Growing up in a Vietnamese household, I have always been taught to stay quiet, keep my thoughts to myself and to be modest…juxtapose this with ideas like “freedom of expression” and “express yourself” (that I learned in school and through the media), I have had grown up with mixed ideas about what I should and should not keep private.
With the internet bringing on a totally new and mind-boggling vast audience, I have always had reservations about what I put out there for others to see. I have only begun to blog this year…mainly for professional purposes and for personal communications with friends as I started living abroad.
My entry to the blogosphere was largely influenced by by colleagues Jeff Utecht and Kim Cofino who are experts at blogging and sharing their ideas, questions and thoughts online. Through their magnificent work, I saw the benefits of being part of a community of educators who learn together and support each other in their common interests, professional and personal. I wanted to be a part of it too. But unlike other interests, I am slow to engage with my online community of educators, time being the determining factor. But nevertheless, here I am, blogging about blogging and about online privacy, for the world to see.
What I like about blogging is the control that I have (or seem to) over what content is posted and how I wish others to participate. For example, on our grade team blog, I have turned off comments and use it soley for sharing information and learning with my parents. On my personal blogs, like this one, I have turned on comments but moderate each comment to control the content that is posted on my blog.
What I cannot control is what others say about me or my writing in other areas online. Similarily, with Facebook, which I am more weary of, I have seen how content can be posted that I may or may not be too happy with. I can’t control this and really, have not tried to. When pictures are posted, I am sometimes shocked to see that snapshots have made it to the WWW. With digital pictures, no longer are pictures kept private in family albums in people’s homes. (As a result, I have learned not to take myself too seriously. Laughing at myself, is not always a bad thing to do once in a while.)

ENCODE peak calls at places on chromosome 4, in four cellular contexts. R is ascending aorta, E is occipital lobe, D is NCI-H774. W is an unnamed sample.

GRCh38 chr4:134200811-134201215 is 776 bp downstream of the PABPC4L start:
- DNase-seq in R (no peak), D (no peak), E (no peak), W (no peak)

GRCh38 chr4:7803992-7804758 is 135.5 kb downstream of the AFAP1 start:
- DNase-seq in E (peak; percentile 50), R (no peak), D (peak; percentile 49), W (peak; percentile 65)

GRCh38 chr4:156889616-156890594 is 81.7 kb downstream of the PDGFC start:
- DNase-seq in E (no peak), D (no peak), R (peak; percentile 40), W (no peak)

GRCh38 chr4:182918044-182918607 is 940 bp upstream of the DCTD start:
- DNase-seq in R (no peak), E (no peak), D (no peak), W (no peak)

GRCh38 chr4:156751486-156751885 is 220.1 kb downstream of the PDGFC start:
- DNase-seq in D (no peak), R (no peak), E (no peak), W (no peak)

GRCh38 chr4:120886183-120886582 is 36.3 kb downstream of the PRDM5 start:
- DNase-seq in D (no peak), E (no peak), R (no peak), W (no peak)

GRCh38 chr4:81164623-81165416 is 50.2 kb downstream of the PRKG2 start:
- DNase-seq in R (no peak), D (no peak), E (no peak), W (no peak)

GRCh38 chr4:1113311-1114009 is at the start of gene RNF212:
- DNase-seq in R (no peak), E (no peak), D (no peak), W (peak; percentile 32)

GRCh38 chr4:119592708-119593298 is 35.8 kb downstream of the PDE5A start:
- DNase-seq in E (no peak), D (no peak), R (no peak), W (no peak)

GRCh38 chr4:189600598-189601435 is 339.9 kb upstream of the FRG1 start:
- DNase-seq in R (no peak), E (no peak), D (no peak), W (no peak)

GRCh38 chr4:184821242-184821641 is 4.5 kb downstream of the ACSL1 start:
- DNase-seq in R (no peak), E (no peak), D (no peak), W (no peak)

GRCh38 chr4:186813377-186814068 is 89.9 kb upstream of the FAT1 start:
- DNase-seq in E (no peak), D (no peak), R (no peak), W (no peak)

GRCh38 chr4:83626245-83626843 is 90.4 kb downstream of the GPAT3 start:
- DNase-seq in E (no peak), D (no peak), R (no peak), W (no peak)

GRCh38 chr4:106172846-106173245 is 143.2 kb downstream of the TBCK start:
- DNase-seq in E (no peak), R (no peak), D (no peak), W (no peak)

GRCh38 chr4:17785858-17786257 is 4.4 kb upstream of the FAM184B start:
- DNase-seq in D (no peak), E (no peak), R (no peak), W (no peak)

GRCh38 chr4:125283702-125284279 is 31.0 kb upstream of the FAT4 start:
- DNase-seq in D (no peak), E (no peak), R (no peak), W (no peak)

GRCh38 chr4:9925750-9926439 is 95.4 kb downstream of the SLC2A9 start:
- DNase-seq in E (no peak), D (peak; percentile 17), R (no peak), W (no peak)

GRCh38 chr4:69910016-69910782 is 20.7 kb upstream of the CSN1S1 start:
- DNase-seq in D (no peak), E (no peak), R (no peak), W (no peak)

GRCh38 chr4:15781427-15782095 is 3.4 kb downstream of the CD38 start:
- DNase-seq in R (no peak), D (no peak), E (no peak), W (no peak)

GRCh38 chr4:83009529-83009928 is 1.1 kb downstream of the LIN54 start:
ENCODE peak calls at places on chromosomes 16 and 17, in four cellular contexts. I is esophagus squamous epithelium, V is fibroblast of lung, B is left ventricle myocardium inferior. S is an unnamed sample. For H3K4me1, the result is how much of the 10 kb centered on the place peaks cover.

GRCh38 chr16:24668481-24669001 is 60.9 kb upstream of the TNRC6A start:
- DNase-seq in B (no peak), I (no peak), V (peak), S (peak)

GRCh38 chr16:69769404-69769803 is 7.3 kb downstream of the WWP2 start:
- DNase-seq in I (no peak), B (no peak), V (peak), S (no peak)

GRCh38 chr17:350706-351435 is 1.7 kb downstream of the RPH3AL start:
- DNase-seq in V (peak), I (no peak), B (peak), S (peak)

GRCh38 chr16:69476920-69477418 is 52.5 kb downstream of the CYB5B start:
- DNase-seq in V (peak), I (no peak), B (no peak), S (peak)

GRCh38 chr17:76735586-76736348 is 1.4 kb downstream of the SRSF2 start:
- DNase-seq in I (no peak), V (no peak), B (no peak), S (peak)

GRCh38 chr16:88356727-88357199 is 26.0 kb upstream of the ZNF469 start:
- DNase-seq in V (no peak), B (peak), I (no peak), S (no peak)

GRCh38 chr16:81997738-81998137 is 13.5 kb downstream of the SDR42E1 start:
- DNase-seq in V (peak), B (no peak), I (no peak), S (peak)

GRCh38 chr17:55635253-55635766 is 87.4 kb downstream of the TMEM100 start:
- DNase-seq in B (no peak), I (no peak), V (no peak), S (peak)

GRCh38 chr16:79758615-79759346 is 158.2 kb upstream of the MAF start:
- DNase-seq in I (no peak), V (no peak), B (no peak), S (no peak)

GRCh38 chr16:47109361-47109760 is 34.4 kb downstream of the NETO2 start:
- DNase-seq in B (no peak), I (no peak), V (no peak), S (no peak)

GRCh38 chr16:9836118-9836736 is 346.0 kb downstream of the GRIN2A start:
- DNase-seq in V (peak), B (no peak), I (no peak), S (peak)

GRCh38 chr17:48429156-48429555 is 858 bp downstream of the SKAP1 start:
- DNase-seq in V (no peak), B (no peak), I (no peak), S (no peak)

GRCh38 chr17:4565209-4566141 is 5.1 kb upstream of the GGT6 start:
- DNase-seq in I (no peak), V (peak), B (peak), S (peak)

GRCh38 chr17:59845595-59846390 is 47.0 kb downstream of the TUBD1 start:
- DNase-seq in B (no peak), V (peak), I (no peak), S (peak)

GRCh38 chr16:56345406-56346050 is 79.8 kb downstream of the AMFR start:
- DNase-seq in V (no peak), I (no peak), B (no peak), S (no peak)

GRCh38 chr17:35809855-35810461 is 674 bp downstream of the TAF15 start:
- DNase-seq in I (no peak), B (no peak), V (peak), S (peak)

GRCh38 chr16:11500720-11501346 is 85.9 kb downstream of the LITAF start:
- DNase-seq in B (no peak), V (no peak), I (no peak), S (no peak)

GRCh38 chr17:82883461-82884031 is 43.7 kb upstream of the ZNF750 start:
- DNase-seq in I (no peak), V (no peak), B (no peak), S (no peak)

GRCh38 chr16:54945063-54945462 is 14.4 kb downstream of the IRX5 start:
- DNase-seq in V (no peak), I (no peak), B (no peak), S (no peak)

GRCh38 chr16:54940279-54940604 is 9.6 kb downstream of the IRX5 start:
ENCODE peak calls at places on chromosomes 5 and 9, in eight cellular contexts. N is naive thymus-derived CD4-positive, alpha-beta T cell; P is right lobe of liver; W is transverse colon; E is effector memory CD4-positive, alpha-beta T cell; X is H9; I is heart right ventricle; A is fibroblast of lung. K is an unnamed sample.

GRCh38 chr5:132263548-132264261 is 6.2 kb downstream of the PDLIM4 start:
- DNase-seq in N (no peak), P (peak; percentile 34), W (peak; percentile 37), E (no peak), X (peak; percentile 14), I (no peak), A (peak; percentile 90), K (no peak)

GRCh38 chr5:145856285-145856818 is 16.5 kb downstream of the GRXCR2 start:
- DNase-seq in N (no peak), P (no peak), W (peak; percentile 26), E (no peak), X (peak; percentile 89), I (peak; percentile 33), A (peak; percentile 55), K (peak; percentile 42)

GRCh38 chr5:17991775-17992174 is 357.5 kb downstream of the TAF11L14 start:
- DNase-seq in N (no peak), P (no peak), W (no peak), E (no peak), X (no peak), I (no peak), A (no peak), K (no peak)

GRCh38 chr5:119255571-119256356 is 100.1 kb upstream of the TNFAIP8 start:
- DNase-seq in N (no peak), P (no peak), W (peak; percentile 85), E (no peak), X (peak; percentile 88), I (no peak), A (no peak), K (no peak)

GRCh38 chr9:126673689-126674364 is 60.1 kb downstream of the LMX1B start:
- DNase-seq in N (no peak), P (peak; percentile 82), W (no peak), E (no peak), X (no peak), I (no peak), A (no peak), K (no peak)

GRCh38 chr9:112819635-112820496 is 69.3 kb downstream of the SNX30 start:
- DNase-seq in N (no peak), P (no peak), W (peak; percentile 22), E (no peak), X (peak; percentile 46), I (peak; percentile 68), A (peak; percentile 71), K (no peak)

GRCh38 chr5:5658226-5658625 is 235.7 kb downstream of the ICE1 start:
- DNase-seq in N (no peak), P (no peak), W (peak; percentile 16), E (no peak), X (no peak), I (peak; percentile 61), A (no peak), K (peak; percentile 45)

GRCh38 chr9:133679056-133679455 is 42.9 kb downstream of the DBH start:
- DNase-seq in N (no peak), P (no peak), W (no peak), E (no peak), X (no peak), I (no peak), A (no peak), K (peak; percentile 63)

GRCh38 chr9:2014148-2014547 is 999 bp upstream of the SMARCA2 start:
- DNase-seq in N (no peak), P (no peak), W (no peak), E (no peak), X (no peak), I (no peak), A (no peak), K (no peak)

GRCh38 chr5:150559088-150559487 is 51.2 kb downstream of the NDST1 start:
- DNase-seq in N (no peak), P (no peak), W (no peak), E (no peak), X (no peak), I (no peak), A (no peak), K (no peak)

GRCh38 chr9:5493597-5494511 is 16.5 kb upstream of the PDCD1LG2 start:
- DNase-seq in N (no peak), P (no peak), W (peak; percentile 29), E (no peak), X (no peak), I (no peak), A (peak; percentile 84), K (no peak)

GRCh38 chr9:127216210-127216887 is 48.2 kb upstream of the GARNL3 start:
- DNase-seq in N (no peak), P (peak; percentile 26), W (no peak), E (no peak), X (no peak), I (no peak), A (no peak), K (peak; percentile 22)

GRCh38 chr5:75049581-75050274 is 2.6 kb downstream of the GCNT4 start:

I understand that often times pictures and comments are posted to share events with others. I also understand that there is a certain element of fun in how quickly and how publicly these can be shared. As a result, I try to not worry about who is taking my picture, or what is being said about me. If things get out of hand, turn inappropriate, or violate my reputation, I am not sure what I would do.
Ideally, my work and worth can stand up to whatever “slings and arrows of outrageous fortune” may fly my way.
When it comes to personal information, I am always cautious.
I think it is important to keep in mind that the internet can be used as a powerful tool to share information. The idea of controlling how that information is share, for what purposes and for which audiences, is a little like controlling how a kite flies in the wind…you have some control, but every now and then the wind (like the internet) can take a sudden turn and ruin your run or choose to stop altogether. So don’t throw caution to the wind…be careful.